In this case, unless you’ve seen a specimen of Deepstaria enigmatica before, you would need a clear view of the mouth and the central part of the oral surface to determine that the organism had the radial symmetry and single-opening digestive system of a cnidarian. Otherwise, there are other creatures which could superficially resemble this specimen, for example a colonial tunicate like Pyrosoma sp. ( http://www.blueanimalbio.com/jisuo/3/Pyrosoma%20atlanticum11.jpg ), or even the possibility that it is something else entirely, either living, dead or inanimate.
So glad you replied!
I did not know that flatworms, pteropod molluscs, colonial tunicates, or phytoplankton were in the jellyfish family. The others I didn’t even know existed.
That last link (Pyrosoma sp.) was amazing.
Thanks for the mini education!
flatworms, pteropod molluscs, colonial tunicates nor phytoplankton are in the “jellyfish” family. Furthermore, there’s no such thing as a jellyfish. they’re not fish. You claim to be a former “jellyfish biologist”. Again, no such thing.
i may be wrong, but i don’t think Johnathan is saying any of those are jellyfish. i believe he’s listing things ALONG WITH jellyfish that are “jellyfish-like”.
Kennapea: That’s exactly what I was saying. And yes, Kenn, I’m well aware that there’s no such thing as a ‘Jellyfish”, but many of us in the field still use the term ‘Jellyfish’ or “jellies” to refer to what is more correctly known as “Gelatinous Zooplankton”, because a) it’s easier to say, b) laypersons understand it more intuitively, and c) because an important part of effectively communicating science to people is trying hard NOT to sound like a pedantic boffin :)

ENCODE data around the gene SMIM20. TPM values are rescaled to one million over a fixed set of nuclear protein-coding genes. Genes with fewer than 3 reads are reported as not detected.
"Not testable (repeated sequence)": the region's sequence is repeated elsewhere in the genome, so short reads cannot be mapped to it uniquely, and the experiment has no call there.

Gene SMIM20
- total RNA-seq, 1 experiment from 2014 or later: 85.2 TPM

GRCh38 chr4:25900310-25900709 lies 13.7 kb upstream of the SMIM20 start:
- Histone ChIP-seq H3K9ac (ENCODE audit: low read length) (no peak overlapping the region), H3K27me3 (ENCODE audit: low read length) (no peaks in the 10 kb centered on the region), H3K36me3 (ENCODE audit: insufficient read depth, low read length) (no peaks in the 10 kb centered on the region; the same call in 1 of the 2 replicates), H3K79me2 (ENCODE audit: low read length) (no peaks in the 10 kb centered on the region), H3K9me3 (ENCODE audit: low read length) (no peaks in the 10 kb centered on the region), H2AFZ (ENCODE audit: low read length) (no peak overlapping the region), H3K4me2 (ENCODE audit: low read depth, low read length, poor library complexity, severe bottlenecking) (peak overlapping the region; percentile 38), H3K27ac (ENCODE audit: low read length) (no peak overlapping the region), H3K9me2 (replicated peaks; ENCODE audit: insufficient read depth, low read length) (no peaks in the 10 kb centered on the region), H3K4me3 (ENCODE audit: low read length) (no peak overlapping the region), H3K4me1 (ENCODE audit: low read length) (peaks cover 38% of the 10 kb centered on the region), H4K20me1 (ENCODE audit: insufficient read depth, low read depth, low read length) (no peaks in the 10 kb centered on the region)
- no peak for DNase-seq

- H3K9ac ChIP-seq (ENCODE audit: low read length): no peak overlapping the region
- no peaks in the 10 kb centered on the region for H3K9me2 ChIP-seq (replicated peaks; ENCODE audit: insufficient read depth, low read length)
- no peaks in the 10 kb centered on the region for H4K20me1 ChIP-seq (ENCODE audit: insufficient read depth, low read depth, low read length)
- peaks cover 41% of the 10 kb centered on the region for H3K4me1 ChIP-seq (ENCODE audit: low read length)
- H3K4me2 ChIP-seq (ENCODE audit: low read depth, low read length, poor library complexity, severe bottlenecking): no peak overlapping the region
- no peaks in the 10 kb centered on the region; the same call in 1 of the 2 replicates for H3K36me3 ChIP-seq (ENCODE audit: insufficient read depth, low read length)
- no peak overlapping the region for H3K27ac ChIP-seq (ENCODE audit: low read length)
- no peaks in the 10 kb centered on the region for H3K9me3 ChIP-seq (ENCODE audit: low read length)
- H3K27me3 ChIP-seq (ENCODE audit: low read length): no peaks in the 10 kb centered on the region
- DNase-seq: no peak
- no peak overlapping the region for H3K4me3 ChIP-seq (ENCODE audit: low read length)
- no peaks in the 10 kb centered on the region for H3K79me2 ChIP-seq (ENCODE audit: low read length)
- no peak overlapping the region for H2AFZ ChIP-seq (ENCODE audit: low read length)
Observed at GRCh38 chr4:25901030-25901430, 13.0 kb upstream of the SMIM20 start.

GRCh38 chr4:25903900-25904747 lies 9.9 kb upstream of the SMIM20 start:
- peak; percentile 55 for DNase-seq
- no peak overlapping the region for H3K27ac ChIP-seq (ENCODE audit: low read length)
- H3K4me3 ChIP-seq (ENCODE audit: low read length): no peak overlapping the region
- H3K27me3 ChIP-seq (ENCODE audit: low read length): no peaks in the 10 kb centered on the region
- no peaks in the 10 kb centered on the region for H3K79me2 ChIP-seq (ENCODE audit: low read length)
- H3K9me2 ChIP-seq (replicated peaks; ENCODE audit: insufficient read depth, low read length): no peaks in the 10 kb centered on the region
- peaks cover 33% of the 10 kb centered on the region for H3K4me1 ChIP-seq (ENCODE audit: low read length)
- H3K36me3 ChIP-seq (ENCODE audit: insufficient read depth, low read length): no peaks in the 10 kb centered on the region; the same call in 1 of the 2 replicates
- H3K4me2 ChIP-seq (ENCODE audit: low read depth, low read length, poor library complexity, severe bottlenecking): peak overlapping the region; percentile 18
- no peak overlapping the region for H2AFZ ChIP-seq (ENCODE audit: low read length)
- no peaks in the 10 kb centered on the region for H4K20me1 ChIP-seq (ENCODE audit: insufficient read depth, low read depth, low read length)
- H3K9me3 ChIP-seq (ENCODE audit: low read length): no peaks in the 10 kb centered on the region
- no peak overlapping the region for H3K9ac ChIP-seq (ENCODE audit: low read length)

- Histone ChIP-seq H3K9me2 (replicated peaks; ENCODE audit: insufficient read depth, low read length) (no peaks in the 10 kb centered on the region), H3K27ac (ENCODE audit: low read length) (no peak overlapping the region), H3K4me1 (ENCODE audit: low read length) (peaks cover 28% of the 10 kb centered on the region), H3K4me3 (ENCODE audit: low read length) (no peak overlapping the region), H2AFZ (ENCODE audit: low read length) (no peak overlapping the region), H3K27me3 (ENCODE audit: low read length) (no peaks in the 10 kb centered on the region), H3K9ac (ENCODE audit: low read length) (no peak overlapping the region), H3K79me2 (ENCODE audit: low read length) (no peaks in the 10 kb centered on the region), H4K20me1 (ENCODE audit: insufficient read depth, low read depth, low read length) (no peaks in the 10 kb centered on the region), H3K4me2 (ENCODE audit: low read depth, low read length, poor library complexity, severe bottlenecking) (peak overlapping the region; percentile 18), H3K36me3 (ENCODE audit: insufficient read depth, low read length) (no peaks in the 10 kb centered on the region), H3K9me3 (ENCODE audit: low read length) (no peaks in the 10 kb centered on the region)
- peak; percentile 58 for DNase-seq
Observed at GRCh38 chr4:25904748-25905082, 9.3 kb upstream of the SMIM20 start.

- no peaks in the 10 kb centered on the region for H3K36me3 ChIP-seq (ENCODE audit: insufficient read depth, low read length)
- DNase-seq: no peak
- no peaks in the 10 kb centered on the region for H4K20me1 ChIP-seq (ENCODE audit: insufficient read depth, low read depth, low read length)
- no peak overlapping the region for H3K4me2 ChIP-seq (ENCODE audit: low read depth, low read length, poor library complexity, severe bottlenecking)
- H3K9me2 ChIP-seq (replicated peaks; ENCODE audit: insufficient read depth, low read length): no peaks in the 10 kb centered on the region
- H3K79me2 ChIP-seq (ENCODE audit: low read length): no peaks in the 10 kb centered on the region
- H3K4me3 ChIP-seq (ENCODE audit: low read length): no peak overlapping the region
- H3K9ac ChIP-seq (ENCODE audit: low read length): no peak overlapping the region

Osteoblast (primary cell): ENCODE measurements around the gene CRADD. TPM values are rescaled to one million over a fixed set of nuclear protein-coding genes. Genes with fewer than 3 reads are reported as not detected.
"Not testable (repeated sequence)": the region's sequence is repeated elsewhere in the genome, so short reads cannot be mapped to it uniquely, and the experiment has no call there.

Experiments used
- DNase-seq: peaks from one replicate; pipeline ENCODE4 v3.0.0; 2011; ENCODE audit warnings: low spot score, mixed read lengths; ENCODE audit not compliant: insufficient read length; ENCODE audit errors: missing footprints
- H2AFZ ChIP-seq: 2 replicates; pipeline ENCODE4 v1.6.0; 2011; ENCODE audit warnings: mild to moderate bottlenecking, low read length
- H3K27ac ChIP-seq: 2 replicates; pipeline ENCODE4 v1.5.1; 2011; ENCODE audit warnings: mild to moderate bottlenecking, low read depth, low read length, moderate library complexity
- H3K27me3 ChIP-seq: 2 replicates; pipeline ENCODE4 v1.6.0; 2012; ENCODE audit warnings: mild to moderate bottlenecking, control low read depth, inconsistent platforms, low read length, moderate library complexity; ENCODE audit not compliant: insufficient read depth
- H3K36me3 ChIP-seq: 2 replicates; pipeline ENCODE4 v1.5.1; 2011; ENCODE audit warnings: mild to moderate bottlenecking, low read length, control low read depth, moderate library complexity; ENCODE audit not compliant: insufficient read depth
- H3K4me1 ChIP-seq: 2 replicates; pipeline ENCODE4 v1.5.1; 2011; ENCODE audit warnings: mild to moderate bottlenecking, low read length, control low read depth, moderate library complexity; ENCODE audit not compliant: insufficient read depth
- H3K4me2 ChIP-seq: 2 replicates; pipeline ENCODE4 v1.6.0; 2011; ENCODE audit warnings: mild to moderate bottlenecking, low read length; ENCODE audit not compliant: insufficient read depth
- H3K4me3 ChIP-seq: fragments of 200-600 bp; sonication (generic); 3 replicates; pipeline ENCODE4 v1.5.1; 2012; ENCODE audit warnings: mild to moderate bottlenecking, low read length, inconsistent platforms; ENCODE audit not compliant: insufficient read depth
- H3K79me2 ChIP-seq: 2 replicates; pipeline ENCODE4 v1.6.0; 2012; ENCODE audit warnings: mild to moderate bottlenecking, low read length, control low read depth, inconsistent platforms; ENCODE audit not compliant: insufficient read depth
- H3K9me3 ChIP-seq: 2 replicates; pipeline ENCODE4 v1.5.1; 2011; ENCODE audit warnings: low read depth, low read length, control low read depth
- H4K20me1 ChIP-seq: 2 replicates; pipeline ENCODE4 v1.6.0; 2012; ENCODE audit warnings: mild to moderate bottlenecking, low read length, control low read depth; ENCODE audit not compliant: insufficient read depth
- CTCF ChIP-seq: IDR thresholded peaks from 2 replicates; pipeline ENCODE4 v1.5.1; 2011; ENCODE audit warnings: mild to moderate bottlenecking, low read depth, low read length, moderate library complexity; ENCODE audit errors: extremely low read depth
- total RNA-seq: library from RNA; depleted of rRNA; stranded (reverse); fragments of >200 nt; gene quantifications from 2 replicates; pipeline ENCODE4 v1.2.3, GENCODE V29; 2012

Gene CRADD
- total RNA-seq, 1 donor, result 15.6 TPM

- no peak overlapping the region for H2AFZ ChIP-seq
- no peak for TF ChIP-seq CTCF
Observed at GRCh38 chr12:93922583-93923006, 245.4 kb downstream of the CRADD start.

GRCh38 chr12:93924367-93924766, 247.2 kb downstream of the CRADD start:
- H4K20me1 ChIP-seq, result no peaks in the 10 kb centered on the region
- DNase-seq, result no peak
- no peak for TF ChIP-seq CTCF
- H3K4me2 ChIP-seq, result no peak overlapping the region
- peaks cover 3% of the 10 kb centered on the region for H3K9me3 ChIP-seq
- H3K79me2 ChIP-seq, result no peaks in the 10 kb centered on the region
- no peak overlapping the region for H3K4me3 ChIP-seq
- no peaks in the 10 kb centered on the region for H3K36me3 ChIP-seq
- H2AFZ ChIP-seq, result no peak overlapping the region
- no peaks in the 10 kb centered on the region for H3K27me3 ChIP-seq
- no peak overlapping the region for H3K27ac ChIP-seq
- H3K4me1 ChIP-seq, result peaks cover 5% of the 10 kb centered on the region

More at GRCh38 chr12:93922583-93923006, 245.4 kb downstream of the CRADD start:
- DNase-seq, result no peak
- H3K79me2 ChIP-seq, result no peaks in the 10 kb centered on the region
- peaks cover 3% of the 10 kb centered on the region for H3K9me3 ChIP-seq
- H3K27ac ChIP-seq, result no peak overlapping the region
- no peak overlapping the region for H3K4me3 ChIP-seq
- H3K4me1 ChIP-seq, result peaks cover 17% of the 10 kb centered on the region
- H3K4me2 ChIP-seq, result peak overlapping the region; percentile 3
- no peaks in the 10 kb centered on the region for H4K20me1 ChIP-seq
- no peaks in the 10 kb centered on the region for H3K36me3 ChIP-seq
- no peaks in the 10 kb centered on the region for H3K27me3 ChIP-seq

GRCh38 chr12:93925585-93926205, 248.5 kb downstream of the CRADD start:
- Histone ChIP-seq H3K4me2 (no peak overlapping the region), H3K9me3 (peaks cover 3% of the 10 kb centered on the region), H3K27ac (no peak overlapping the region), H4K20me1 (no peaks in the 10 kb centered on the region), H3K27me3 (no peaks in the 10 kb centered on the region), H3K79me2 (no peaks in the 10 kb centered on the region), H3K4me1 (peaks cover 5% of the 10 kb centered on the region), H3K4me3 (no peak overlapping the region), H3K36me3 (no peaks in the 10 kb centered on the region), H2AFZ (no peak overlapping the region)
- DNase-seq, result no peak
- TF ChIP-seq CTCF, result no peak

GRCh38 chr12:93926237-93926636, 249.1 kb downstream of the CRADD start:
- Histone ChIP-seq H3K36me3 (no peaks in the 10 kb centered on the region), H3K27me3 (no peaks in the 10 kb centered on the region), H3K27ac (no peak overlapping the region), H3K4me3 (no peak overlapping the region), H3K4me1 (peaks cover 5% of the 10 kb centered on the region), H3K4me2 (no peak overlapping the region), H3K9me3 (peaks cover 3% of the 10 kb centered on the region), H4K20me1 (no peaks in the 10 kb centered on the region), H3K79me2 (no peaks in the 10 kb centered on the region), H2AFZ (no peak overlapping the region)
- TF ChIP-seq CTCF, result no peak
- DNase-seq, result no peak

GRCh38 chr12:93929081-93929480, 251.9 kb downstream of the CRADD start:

Damn! Spawn’s cloak got away from him and went for a swim.
Very cool to see the structure of the membrane to have hex cells. (see 1:56)
It has finally happened. Our trash has become sentient.
I for one welcome our new sentient shopping bag overlords
I was looking for a “I for one welcome…” comment, how appropriate that it came from a “slashdottir” :)
That is clearly a living hex-grid battle-mat.
I bet the Chinese guy w the Submarine (a couple stories up) for harvesting Sea Cucumbers will repurpose it to harvest and eat these.
That reminds me of once my friend had a video of a similar creature he took diving off Hawaii. We asked some divemeasters, nobody recognized it so we figured it was some rare form of life. Eventually I found it was a Salp, one of the most abundant creatures on Earth, so much so that they can affect global warming. http://en.wikipedia.org/wiki/Salp
Oh no!!! It’s true! It’s all true!!!!
Deepstaria is not that rare, but is large (more than a meter diameter), so rarely seen intact. In the video, the swirling from the sub makes the medusa appear to undulate and it even turns inside-out. Normally they just hang out like a balloon. I posted some images of a more “typical” specimen at http://www.facebook.com/jellywatch. The web-like pattern is not a nerve net, as some comments have said. It is branches from their digestive system.
It’s sea cousin of the Yip Yip Martians!
[beaten to the punch by Warren]
I thought that was freshwater?
Ok, watch with this music in the background.
Also, my first thought on seeing the hexagonal patterns was “Ambassador Kosh has a pet! “
You’re telling me that when I was little and threw a towel or shirt into the pool with me to make it look like a fish, there was actually a fish out there that really looked like that?!
I would shit myself and drown on the spot had I seen something like that swimming next to me